At a business dinner with a dozen guests, including five US citizens, we were ready to order. My girlfriend and I were the only vegetarians around the table, as it is often the case. We were pleased to see at least one option that fit with our culinary preferences on a very meat-based menu as reflected by a refrigerator in the restaurant (pictured above). The other guests had more options: duck, guinea fowl, ox, lamb, horse, pig, rabbit.
One of the Americans, on my left, after making the choice of duck confit was telling me that he was surprised to see on the menu an animal that would not be found in restaurants in the United States. In Europe as in Canada, horse meat is appreciated and its consumption does not raise controversy. Yet in the United States, eating horses is no longer an option. Since California ruled in 1998 to ban horse slaughter for meat production, the idea has made its way across the United States to the White House that has officially prohibited horse transformation into meat since 2014.
Admittedly, the USA have a higher level of consideration or affection for horses than Canadians or Europeans do. Do they consider horses more as an historical animal-partner in the development of the country, a faithful companion, or is it merely the result of a propaganda campaign from an industry offering a competing product? Useless for me to make a big deal out of “dish”, I am obviously happy that such a great country has banished horses from its plate.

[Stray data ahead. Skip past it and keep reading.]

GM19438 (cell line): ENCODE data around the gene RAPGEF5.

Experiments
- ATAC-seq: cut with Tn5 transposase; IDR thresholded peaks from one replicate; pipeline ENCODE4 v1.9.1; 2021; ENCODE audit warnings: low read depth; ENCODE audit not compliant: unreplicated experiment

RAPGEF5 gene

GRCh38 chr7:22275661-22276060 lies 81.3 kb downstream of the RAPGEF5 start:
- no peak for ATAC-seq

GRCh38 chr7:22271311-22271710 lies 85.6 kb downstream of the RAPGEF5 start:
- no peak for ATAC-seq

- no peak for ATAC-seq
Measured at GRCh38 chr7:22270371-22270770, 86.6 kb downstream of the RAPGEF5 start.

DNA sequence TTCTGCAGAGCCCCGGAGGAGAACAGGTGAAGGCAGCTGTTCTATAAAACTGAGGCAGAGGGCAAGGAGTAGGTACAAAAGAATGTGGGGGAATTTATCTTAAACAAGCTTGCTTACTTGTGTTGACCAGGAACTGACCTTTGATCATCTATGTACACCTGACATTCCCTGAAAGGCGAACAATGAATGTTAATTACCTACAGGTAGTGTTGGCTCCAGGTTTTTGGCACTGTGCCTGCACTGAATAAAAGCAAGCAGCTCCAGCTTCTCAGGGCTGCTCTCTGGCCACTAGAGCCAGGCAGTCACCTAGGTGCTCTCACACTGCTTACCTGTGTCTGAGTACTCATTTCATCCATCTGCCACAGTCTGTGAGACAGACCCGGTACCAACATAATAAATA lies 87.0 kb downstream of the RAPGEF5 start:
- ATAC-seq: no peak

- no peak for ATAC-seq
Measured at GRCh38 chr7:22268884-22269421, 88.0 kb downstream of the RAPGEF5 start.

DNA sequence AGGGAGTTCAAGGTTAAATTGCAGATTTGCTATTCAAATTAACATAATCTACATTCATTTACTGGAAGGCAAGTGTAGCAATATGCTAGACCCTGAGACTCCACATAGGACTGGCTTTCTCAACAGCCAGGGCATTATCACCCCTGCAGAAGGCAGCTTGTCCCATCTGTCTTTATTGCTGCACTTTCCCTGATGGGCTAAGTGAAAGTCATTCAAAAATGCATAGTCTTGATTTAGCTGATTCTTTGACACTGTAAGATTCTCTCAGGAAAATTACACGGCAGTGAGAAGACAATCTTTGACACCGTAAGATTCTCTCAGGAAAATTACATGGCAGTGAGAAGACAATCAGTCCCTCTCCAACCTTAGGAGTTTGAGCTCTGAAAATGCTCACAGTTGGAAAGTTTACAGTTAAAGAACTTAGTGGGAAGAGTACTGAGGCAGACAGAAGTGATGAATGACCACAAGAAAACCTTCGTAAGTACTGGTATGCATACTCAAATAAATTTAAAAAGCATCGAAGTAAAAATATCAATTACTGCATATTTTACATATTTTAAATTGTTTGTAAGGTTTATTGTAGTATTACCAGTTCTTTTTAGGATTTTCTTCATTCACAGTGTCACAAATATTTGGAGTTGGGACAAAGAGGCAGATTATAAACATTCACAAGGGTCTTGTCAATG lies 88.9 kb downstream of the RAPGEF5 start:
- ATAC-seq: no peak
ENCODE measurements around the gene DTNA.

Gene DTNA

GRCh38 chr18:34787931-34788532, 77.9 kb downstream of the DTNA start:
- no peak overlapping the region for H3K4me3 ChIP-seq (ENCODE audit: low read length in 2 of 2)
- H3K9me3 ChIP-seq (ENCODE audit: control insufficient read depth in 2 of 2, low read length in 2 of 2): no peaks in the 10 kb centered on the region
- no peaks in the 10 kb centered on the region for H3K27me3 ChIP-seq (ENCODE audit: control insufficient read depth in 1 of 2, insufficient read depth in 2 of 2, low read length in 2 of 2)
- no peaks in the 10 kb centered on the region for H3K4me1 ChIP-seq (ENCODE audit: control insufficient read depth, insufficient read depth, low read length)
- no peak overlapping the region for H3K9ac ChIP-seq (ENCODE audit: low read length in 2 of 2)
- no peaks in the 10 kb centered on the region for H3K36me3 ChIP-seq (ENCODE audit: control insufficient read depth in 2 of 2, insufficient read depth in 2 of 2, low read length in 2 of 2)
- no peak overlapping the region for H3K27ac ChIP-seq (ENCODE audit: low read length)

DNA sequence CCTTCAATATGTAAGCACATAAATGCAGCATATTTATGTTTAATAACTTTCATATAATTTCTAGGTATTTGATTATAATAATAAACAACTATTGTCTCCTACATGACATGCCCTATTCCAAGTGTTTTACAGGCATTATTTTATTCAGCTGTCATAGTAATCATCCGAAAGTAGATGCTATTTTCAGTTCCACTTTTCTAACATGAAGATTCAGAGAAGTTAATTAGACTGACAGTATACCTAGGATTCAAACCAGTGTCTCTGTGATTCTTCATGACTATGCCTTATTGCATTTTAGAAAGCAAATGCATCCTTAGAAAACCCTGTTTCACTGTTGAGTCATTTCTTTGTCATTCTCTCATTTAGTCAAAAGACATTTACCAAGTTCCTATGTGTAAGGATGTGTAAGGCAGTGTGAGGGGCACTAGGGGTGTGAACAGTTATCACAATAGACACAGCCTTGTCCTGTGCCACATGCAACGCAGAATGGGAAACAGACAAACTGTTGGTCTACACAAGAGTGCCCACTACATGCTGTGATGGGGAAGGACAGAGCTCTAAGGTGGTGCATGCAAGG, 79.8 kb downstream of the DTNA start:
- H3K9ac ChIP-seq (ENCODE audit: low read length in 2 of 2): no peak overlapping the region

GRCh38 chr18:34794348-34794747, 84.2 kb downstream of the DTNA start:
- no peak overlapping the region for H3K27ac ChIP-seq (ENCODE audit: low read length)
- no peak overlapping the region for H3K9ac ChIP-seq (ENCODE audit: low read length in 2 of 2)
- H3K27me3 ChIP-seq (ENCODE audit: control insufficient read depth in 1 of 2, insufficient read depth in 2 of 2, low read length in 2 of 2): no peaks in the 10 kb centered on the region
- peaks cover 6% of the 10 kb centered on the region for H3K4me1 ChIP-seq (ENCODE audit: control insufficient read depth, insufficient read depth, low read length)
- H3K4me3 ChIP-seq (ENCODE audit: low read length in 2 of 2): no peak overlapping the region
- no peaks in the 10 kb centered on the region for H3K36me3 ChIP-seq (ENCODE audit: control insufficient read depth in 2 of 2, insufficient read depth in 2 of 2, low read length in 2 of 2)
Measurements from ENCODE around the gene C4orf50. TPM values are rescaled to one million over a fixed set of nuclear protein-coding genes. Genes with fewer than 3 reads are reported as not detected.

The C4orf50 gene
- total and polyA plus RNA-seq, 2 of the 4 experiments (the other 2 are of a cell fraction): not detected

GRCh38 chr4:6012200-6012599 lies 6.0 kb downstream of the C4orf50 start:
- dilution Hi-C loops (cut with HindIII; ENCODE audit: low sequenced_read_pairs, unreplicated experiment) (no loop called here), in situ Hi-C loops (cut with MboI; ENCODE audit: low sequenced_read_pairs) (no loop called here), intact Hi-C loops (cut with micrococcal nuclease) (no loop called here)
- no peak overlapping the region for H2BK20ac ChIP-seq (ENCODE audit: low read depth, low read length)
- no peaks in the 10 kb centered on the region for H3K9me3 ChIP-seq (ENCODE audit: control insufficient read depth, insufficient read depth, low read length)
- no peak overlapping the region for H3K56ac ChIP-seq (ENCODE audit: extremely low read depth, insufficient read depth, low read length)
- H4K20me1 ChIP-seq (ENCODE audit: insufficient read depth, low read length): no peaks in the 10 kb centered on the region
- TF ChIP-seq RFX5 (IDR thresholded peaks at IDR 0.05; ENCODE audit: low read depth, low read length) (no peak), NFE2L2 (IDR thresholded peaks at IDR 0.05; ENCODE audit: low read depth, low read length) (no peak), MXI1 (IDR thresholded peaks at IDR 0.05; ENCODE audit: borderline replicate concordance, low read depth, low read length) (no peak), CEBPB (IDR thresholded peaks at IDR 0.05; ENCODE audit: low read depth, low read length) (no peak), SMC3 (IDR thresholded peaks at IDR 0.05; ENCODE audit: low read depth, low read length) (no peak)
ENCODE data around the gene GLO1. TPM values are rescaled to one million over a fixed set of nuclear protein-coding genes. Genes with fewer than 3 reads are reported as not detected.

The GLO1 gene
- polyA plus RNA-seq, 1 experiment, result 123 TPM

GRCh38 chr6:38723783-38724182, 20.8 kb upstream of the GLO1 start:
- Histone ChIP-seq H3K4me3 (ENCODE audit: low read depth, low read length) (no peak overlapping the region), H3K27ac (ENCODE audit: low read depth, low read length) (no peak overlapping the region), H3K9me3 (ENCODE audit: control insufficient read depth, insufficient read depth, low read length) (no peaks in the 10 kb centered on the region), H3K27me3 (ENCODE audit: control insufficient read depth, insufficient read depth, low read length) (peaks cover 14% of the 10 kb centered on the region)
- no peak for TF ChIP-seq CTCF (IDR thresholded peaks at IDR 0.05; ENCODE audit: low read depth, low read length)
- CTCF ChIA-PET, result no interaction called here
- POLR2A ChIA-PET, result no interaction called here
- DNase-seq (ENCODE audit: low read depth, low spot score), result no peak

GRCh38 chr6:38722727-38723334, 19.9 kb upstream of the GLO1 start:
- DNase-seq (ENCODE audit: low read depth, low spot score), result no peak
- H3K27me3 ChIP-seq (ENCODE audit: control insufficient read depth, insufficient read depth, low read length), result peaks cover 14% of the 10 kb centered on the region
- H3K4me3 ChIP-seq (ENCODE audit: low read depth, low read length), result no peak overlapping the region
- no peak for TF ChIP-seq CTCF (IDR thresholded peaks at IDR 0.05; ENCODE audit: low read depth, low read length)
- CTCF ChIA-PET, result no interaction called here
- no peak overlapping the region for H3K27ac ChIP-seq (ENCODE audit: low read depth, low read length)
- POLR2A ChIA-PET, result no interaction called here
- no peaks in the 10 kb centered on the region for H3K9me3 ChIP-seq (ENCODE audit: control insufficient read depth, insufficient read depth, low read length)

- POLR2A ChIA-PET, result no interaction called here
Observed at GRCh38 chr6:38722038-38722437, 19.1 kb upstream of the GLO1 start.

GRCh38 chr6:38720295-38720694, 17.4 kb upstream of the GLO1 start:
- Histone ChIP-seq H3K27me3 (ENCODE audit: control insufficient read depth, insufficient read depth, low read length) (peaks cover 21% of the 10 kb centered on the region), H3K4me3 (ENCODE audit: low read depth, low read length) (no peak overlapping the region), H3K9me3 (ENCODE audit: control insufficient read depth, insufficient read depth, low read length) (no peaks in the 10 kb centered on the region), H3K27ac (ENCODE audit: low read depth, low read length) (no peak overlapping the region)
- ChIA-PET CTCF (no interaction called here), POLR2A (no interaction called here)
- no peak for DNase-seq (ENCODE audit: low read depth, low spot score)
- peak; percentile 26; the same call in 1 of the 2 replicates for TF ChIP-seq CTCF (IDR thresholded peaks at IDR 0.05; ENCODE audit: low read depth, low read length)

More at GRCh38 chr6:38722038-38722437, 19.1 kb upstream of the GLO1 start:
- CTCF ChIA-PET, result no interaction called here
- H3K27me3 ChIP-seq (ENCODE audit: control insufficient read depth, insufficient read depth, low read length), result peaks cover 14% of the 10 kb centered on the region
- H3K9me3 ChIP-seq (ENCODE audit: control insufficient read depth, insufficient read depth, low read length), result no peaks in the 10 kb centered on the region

Meat or myth
As a result of this cultural difference between Canada and the United States, two countries with a very similar history, (the book Le Syndrome Colonial illustrates this perfectly) I can not help but draw parallels with the Yulin Dog Meat Festival? If you’ve never heard of it, maybe it’s better that way. It is a popular event in the city of Yulin in China, held in the summer solstice, during which dogs are stolen, beaten, slaughtered and then sold to be eaten.
For the majority of Westerners, eating a dog, our favourite pet, proves unthinkable, even an abject ignominy. Yet it is a situation widely reported through social and traditional media. I leave it to you to do your own research with these key words: cats dogs Chinese food.
Europeans or North Americans do not have dogs or cats on the menu because they are too emotionally attached to them. On the other hand when it comes to cows, ox and their young, it’s unanimous, it goes well in a plate, except of course for vegetarians. It seems to be accepted by most people that pet animals have more sensitivity than farm animals condemned to industrial slaughter.
The question to be asked is: does an American consider odious to see horse on the menu of a restaurant, as we consider odious that a festival of canine meat is held?